'Connie, we're leaving out one of the most important things that Mummies and Daddies do together.' She could hardly believe we had left anything out and she was curious to know.
     'They fuck together, Connie, surely you know about that.'
     'Fuck?' On her lips the word sounded strangely meaningless, which in a way I suppose it was, as far as I was concerned. The whole idea was to give it some meaning.
     'Fuck? What does that mean?'
     'Well, it's what they do at night, when they go to bed at night, just before they go to sleep.'
     'Show me.' I explained that we would have to go upstairs and get into bed.
     'No, we don't. We can pretend and this can be the bed,' she said, pointing at a square made by the design of the carpet.
     'I cannot pretend and show it to you at the same time.' So once again I was climbing the stairs, once again my blood pounding and my manhood proudly stirring. Connie was quite excited too, still delirious with the happiness of the game and pleased at the novel turn it was taking.
     'The first thing they do,' I said, as I led her to the bed, 'is to take off all their clothes.' I pushed her on to the bed and, with fingers almost useless with agitation, unbuttoned her pyjamas till she sat naked before me, still sweet-smelling from her bath and giggling with the fun of it all. Then I got undressed too, leaving my pants on so as not to alarm her, and sat by her side. As children we had seen enough of each other's bodies to take our nakedness for granted, though that was some time ago now and I sensed her unease.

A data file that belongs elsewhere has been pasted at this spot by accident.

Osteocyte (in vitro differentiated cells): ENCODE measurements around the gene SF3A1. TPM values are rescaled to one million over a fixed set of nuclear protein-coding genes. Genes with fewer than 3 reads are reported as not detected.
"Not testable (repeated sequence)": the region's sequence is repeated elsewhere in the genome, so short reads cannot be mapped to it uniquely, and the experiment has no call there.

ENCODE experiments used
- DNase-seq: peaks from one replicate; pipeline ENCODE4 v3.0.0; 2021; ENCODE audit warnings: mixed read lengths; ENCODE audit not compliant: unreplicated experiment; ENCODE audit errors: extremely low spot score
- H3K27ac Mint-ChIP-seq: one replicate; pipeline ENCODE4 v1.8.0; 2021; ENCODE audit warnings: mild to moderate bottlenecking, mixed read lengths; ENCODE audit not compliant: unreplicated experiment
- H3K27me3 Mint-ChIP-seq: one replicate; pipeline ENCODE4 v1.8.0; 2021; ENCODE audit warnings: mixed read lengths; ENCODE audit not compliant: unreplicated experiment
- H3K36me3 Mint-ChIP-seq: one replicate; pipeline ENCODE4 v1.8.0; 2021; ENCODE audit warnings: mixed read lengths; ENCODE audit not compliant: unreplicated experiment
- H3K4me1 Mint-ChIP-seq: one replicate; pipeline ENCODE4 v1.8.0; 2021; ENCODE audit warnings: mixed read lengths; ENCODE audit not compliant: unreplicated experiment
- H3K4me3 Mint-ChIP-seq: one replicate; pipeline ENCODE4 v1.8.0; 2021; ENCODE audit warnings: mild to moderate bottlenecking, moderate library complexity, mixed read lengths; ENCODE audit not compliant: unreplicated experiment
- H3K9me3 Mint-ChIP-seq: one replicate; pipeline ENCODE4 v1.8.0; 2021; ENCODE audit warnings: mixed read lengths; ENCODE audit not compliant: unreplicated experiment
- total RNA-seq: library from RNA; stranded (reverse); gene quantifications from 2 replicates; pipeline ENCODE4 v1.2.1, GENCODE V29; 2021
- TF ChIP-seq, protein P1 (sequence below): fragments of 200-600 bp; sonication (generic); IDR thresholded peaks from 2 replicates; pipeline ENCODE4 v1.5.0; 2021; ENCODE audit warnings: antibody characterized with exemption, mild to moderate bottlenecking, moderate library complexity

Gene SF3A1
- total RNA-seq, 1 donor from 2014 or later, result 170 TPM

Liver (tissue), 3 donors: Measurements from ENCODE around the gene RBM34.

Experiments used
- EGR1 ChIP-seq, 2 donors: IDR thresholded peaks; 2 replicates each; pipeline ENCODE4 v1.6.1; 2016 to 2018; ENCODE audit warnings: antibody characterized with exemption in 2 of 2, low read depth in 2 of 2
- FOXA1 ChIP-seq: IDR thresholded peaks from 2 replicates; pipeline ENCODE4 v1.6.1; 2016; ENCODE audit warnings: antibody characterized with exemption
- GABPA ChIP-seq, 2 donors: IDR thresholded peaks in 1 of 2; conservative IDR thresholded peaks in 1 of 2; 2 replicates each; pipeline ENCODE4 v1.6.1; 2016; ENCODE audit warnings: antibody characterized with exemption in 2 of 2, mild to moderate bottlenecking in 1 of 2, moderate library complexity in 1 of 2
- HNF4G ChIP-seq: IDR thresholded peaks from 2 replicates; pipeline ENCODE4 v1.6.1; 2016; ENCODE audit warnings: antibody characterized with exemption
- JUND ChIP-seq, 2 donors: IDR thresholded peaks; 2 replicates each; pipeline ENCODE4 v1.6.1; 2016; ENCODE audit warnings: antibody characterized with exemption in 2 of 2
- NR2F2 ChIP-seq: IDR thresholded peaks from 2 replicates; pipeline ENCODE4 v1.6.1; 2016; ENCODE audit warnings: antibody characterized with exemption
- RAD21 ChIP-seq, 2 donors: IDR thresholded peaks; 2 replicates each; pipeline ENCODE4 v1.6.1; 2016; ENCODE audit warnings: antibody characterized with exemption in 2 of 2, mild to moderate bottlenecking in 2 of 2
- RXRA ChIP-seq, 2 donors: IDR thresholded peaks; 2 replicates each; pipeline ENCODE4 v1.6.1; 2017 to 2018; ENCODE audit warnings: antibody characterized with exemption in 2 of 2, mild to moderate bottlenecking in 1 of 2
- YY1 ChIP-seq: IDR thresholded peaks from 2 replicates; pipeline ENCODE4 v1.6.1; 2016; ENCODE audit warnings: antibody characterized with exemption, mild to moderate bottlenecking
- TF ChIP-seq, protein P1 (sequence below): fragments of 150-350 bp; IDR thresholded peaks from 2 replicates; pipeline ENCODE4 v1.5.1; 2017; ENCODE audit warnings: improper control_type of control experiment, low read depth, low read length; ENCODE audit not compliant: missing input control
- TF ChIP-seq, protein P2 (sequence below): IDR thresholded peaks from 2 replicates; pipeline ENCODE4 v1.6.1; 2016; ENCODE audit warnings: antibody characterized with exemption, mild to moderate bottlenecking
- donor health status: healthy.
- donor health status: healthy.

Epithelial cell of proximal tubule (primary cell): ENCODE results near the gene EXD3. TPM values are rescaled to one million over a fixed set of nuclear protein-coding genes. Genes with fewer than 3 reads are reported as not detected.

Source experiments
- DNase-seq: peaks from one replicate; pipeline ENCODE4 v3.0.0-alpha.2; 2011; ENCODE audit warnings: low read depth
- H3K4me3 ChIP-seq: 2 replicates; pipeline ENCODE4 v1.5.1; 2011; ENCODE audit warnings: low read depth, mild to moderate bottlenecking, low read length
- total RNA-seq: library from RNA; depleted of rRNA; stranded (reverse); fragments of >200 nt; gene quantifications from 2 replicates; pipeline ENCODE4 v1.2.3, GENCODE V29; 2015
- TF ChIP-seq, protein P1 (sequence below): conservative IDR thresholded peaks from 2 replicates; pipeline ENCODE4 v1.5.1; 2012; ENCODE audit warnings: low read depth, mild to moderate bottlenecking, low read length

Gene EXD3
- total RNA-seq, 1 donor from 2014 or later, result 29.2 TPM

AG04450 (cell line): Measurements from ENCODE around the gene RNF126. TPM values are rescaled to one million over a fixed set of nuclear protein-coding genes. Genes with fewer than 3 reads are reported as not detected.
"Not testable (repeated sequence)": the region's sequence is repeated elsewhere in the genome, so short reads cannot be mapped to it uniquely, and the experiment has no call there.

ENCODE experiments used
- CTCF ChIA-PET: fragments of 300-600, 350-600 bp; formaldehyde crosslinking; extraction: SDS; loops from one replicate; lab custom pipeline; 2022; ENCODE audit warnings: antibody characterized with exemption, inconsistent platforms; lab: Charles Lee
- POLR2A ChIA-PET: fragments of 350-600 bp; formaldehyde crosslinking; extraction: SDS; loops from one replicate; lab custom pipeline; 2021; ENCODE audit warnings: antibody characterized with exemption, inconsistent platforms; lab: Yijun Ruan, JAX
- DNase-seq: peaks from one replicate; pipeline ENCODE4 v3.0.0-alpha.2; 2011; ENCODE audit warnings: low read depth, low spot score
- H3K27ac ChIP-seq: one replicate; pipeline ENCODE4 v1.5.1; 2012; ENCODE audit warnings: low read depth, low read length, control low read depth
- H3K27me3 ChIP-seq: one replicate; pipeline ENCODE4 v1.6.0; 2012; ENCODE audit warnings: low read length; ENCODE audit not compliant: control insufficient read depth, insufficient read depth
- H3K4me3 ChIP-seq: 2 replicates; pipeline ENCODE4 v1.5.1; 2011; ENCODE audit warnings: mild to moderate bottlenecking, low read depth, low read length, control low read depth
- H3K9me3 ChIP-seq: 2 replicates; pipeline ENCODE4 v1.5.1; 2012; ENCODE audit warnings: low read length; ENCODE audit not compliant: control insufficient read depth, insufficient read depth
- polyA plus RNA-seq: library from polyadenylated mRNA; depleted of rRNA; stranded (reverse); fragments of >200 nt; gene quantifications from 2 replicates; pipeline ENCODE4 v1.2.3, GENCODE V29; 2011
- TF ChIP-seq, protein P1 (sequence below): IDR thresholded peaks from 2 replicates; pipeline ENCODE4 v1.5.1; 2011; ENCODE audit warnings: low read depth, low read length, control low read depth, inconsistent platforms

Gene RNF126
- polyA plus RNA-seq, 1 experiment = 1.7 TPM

'Are you sure this is what they do?'My own uncertainty was obscured now by lust. 'Yes,' I said, 'it's quite simple. You have a hole there and I put my weenie in it.' She clasped her hand over her mouth, giggling incredulously.
     'That's silly. Why do they want to do that?' I had to admit it to myself, there was something unreal about it.
     'They do it because it's their way of saying they like each other.' Connie was beginning to think that I was making the whole thing up, which, again, in a way I suppose I was. She stared at me, wide-eyed.
     'But that's daft, why don't they just tell each other?' I was on the defensive, a mad scientist explaining his new crack-pot invention - coitus - before an audience of sceptical rationalists.
     'Look,' I said to my sister, 'it's not only that. It's also a very nice feeling. They do it to get that feeling.'
     'To get that feeling?' She still did not quite believe me. 'Get the feeling? What do you mean, get the feeling?'